A Personal Reflection: We are always in his presence
I look forward to the Easter season each year when we read from Acts of the Apostles and relive the history of the early church. On the Saturday before Pentecost (June 4), Luke’s account ends with Paul safely in Rome after a treacherous journey across the Mediterranean Sea. His ministry is nearly over with the achievement of bringing news of Jesus Christ to the capital of the ancient world. There, Paul is placed under house arrest of sorts, with a single soldier to guard him (Acts 28:16).
Most likely, guards would have rotated shifts, with Paul chained to the soldier on duty. Over the course of Paul’s two-year confinement (Acts 28: 30-31), he could have become quite familiar with the soldiers assigned to him, and vice versa. With that kind of proximity, the guarding soldiers surely would have had a bird’s eye view of Paul’s encounters with his many visitors.
Paul first called together the local Jews who “came to his lodgings in great numbers” while Paul “…expounded his position to them, bearing witness to the kingdom of God and trying to convince them about Jesus from the law of Moses and the prophets.” (Acts 28:23) Despite Paul’s dramatic conversion story back when he was Saul on the road to Damascus (Acts 9:1-22), his message was not well received in Rome.
Frustrated, Paul lashed out at the Roman Jews telling them how “deaf” and “blind” they were for not recognizing the truth of his preaching. In a final salvo, Paul promises to take his message of salvation to the Gentiles because “…they will listen.”
(Acts 28:28) The watchful soldier would have witnessed this heated exchange.
Paul’s passion for the Gospel is evident throughout his many trials and tribulations recounted in Acts. It is doubtful he could have simply turned off his evangelistic fire when the Jewish leaders left. Rather, it’s easy to imagine him restless and edgy, venting his ire at the four walls and sounding off to the only person in his vicinity – the soldier. That soldier may have felt like a whipping boy as Paul raged on about his unreceptive visitors.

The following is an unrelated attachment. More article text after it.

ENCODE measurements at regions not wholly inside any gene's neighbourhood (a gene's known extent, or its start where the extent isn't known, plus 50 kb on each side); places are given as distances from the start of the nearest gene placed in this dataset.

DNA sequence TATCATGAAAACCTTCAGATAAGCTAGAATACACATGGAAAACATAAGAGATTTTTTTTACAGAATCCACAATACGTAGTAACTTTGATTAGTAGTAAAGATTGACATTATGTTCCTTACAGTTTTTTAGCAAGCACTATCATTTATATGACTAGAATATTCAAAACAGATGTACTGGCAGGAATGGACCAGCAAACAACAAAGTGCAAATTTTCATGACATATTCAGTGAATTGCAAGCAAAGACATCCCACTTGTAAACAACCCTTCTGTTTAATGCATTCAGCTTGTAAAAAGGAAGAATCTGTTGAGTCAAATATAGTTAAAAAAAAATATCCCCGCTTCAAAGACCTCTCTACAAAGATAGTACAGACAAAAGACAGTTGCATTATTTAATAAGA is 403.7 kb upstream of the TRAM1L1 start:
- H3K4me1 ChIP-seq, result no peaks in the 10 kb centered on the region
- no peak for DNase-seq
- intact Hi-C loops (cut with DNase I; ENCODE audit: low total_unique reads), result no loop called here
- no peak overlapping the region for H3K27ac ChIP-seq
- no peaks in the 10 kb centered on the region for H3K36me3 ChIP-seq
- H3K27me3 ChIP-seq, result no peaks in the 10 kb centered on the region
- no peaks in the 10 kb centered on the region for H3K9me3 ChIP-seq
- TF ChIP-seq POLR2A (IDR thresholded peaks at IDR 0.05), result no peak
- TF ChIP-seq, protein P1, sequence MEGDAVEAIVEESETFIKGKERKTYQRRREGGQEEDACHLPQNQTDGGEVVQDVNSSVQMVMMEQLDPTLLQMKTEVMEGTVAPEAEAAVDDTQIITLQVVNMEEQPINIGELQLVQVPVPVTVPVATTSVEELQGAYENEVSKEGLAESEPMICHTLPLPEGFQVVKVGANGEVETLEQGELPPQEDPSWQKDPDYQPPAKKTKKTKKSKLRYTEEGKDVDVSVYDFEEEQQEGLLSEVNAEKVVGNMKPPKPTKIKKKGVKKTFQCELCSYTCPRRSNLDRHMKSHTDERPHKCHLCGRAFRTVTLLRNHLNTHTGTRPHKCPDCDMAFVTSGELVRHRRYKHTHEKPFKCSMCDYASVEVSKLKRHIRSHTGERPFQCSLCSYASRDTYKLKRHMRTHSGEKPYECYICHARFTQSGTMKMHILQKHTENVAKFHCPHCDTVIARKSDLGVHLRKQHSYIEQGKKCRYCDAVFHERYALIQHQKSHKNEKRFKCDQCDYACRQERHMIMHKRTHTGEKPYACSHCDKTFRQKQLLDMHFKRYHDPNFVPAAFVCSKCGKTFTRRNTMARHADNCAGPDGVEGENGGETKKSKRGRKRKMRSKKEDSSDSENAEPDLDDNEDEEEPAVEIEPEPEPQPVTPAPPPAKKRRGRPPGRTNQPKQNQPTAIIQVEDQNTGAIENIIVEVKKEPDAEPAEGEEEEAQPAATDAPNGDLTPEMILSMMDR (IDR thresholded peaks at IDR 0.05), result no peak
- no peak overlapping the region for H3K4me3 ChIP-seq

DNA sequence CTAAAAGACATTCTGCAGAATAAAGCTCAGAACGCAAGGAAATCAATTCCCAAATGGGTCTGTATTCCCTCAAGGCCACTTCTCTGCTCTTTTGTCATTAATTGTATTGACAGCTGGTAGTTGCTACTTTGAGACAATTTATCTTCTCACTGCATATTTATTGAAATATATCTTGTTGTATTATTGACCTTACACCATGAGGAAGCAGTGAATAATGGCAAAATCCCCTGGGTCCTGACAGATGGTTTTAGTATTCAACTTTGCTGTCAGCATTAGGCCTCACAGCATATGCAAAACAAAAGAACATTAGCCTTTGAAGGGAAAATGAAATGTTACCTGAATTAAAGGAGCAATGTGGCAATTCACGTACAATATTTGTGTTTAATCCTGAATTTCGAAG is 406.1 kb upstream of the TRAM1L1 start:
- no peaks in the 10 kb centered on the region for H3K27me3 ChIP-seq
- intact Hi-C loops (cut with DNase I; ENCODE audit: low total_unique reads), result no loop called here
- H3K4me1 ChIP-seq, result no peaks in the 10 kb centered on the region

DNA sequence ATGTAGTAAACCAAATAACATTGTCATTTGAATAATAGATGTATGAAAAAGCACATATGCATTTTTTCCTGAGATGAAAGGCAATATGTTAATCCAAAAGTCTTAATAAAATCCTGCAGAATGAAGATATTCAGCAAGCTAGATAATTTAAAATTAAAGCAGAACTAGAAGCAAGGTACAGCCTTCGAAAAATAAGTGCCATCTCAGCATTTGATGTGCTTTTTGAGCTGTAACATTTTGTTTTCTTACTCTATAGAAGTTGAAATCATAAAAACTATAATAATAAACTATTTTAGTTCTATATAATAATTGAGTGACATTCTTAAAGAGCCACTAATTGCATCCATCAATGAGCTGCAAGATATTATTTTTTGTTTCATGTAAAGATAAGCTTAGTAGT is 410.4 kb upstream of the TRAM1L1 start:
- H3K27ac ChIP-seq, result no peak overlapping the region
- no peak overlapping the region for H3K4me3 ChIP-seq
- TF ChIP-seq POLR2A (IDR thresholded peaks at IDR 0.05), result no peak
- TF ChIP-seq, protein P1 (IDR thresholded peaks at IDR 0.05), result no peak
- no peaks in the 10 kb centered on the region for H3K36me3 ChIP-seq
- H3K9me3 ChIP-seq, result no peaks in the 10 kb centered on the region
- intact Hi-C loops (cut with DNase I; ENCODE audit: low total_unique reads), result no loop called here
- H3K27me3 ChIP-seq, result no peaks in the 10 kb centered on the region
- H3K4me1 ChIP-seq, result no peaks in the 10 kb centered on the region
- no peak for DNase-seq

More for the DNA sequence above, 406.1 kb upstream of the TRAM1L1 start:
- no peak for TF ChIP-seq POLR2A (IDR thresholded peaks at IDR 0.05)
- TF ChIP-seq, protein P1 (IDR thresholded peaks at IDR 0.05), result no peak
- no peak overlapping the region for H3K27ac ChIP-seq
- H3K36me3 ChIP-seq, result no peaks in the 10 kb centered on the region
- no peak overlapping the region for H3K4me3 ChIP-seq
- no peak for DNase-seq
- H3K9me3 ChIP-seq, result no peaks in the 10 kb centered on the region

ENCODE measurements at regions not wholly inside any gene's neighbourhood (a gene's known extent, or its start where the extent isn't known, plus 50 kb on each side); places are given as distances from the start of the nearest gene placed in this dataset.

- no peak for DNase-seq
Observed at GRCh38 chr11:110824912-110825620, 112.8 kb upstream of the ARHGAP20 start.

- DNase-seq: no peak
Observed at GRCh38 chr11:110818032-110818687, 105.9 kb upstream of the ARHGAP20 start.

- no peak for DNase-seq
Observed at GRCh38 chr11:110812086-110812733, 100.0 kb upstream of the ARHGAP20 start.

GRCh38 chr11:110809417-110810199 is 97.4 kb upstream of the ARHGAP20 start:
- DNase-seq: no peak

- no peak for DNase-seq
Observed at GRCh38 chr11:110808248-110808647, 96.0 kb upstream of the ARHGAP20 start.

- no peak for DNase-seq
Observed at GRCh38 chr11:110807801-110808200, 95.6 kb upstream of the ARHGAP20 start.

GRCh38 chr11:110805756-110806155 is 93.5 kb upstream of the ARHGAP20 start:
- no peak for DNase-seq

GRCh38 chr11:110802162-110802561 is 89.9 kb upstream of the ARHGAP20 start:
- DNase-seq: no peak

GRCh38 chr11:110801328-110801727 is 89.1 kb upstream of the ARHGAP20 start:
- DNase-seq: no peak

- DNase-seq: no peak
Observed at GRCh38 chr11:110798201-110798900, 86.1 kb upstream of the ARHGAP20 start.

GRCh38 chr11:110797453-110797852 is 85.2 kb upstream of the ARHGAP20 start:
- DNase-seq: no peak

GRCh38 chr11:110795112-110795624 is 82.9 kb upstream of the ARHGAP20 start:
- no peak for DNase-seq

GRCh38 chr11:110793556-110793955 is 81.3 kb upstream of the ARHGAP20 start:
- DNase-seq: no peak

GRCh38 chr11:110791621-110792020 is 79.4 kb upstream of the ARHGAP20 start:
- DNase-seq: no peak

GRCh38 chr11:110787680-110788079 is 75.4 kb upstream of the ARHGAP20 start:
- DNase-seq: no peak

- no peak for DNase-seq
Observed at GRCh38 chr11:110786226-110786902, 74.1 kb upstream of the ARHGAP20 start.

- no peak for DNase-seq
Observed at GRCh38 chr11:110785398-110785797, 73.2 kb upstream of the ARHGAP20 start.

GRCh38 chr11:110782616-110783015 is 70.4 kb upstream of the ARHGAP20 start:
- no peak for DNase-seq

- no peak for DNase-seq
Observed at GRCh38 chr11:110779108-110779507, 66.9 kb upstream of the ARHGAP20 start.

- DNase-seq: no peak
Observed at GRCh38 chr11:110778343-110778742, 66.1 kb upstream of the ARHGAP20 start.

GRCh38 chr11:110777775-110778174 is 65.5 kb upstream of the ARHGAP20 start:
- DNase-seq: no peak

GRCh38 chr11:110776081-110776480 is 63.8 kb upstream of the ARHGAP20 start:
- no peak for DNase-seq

We don’t know whether Paul tried directly to convert the soldiers guarding him. Yet he wrote to the Philippians (1:13) from Rome, “…my imprisonment has become well known in Christ throughout the whole praetorium and to all the rest…” The soldiers could have figured out that Paul was not going anywhere—or would not attempt to escape—because preaching in Rome was his destiny. So, we have Roman soldiers who think they are guarding Paul. But another way of looking at it is Paul was there to guard the soldiers, to bring them around to the truth of Jesus Christ.
Recall the words of Psalm 73:23, “I was always in your presence; you were holding me by my right hand.” Whether we know it or think about it, God is always there at our side, omnipresent. We don’t have to open the Scriptures or enter a church to find him. Whenever we read the Bible or worship in community, we pause and turn our attention to God, letting him find us. But, as the Psalm says, he never left. He is with us, always on duty guarding us. Just like Paul “guarded” the soldier attending him, even if the soldier was oblivious to that fact.
Like the Roman soldiers, we also are called to guard – to guard the presence of Christ in our lives and to guard those charged to our care. We must guard our spouse, our children and grandchildren, our families and friends, our coworkers and neighbors, even our enemies and strangers. We become beacons of Christ’s ever-present love when we treat others with grace and mercy. And so it goes. We are always in his presence. He is holding us by our right hand. And we in turn must hold the hands of others, all the way to Paradise.
Note: Two entertaining sources to learn more about the life and ministry of St. Paul are the movie, “Paul, Apostle of Christ” (Affirm Films, 2018) and Apostle Paul: A Novel by James Cannon (Zoland Books/Steerforth Press, 2005).